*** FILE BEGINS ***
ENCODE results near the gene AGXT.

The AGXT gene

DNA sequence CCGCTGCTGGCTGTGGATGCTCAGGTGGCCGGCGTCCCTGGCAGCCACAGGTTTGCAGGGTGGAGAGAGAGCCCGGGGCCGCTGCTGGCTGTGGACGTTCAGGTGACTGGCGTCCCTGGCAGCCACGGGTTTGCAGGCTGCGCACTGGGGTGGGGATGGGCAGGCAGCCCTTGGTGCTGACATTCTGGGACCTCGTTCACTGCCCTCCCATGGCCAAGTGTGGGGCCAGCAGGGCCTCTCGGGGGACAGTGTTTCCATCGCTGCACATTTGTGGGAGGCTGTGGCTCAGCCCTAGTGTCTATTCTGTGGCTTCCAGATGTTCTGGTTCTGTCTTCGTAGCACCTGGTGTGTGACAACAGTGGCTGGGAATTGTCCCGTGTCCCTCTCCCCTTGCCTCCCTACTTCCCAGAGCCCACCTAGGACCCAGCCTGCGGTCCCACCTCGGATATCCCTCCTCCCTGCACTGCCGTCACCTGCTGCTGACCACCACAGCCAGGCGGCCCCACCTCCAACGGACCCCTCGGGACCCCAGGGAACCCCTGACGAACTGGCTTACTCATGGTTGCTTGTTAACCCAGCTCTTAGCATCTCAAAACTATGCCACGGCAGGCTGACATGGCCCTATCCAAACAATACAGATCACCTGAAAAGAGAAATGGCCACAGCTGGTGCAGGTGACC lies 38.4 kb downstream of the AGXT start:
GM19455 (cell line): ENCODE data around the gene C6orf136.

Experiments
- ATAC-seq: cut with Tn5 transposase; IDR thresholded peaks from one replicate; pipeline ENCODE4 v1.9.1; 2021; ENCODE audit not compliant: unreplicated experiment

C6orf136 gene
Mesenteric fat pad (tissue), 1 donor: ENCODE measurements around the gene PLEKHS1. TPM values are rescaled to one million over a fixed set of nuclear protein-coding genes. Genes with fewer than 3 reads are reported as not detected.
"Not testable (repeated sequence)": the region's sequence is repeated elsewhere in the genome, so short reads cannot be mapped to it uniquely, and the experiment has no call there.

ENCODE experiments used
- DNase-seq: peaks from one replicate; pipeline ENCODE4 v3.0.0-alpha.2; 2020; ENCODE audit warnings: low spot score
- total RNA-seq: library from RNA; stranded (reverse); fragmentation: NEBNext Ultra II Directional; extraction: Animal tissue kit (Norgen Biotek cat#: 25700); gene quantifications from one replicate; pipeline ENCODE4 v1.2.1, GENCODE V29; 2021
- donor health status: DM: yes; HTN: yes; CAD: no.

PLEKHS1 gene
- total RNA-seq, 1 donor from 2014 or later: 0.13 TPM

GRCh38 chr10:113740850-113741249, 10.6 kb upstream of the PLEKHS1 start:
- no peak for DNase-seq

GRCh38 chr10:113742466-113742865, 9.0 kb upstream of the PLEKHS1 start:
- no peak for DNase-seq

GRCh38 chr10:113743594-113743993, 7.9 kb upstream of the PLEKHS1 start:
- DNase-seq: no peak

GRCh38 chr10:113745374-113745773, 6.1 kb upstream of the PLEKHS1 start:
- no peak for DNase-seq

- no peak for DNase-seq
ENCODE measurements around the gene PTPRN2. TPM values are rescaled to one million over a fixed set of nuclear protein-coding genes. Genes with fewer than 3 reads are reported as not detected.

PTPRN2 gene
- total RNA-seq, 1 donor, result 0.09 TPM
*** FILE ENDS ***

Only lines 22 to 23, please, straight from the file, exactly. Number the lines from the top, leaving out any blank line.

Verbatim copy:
GRCh38 chr10:113745374-113745773, 6.1 kb upstream of the PLEKHS1 start:
- no peak for DNase-seq